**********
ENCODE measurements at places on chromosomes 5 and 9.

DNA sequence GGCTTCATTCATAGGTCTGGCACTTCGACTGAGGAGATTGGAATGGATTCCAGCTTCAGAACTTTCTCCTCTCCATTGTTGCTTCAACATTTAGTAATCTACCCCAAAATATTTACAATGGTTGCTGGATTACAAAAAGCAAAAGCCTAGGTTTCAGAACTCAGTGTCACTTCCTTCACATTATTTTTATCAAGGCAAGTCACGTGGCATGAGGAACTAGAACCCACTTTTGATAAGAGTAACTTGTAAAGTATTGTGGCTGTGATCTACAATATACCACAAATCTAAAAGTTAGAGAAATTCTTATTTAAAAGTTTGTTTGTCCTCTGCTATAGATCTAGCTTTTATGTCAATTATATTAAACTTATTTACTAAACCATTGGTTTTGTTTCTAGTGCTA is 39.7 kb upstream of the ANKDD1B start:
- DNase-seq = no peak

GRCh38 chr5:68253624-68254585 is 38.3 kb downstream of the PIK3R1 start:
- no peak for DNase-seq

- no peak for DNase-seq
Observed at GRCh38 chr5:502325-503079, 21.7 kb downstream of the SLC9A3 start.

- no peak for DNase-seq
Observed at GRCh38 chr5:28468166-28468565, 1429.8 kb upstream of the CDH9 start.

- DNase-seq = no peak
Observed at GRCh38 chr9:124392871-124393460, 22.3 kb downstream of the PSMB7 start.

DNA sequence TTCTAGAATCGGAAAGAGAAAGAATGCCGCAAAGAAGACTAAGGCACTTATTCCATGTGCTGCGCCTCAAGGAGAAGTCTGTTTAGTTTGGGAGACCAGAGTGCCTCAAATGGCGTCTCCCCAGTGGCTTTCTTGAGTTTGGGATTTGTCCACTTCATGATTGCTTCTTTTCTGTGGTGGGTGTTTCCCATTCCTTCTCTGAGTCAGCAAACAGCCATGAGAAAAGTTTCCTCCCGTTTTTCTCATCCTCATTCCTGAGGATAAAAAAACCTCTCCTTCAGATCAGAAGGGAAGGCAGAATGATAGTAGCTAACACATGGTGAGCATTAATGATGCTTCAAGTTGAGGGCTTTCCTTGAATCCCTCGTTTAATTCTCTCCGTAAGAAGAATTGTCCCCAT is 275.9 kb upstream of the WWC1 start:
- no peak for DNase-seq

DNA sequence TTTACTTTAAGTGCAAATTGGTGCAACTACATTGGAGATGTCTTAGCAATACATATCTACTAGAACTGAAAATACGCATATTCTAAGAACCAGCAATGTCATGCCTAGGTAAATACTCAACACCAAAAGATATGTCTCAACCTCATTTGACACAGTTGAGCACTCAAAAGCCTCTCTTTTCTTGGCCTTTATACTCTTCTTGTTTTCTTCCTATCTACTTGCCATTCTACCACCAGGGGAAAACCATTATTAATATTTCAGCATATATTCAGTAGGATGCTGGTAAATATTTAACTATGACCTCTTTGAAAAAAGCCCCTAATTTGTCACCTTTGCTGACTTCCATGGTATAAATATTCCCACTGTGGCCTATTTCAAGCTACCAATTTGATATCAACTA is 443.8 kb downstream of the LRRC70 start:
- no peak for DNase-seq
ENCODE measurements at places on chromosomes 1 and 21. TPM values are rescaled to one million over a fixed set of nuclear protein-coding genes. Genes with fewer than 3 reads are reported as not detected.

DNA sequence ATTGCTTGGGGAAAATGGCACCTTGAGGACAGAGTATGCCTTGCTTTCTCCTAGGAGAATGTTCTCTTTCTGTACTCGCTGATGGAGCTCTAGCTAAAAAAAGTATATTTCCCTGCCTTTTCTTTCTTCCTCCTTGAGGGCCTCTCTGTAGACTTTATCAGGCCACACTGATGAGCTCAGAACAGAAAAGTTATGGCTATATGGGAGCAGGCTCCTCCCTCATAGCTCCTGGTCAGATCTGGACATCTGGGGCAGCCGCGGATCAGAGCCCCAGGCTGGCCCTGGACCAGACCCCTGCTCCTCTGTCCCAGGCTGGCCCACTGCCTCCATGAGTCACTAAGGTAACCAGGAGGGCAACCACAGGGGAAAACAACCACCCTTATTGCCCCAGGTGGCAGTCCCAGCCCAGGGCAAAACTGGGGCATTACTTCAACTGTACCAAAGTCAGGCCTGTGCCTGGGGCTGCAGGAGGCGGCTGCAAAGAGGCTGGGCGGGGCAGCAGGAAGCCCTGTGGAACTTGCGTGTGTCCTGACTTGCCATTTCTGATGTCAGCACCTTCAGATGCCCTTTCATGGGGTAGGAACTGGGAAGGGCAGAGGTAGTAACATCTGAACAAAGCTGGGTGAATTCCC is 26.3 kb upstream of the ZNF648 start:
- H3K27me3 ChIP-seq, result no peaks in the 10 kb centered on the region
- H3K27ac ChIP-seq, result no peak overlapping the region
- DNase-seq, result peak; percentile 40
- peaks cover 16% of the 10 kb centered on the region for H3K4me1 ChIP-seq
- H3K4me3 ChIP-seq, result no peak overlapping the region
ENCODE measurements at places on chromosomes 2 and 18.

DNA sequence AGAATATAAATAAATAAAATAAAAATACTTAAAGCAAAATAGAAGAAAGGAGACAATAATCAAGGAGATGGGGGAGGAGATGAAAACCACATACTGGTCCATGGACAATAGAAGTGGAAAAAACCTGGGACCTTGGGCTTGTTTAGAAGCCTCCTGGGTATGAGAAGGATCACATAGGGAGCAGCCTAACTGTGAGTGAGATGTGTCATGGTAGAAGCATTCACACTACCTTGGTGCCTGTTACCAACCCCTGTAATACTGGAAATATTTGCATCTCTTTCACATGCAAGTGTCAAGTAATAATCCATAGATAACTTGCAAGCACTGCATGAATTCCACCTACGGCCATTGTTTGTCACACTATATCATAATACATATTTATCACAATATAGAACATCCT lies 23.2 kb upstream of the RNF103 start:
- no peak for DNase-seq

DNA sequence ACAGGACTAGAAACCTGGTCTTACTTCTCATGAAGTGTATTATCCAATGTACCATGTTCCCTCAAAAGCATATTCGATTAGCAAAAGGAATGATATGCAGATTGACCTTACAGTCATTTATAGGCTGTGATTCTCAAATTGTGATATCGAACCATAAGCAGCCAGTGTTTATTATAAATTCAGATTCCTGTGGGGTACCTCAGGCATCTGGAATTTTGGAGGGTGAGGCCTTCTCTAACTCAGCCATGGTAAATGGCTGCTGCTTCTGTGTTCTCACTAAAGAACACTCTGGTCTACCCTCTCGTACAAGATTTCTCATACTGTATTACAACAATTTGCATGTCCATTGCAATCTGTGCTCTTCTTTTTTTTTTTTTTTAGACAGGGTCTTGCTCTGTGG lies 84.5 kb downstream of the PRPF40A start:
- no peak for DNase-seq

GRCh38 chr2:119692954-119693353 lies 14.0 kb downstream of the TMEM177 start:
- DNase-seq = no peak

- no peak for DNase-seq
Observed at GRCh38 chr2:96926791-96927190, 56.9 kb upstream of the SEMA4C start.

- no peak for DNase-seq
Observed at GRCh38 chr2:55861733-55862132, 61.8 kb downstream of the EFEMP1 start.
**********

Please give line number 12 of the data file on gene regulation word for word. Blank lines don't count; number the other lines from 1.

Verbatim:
DNA sequence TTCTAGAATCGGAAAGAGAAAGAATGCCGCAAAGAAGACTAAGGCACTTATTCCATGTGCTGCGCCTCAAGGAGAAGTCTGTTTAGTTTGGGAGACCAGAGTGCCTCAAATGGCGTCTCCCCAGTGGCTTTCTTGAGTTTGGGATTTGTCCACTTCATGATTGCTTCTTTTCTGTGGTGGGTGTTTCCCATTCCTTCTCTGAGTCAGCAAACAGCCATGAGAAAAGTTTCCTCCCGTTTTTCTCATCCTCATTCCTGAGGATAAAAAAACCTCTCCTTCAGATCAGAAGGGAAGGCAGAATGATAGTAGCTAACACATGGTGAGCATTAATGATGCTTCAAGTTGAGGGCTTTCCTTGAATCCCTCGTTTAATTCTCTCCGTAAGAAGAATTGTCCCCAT is 275.9 kb upstream of the WWC1 start: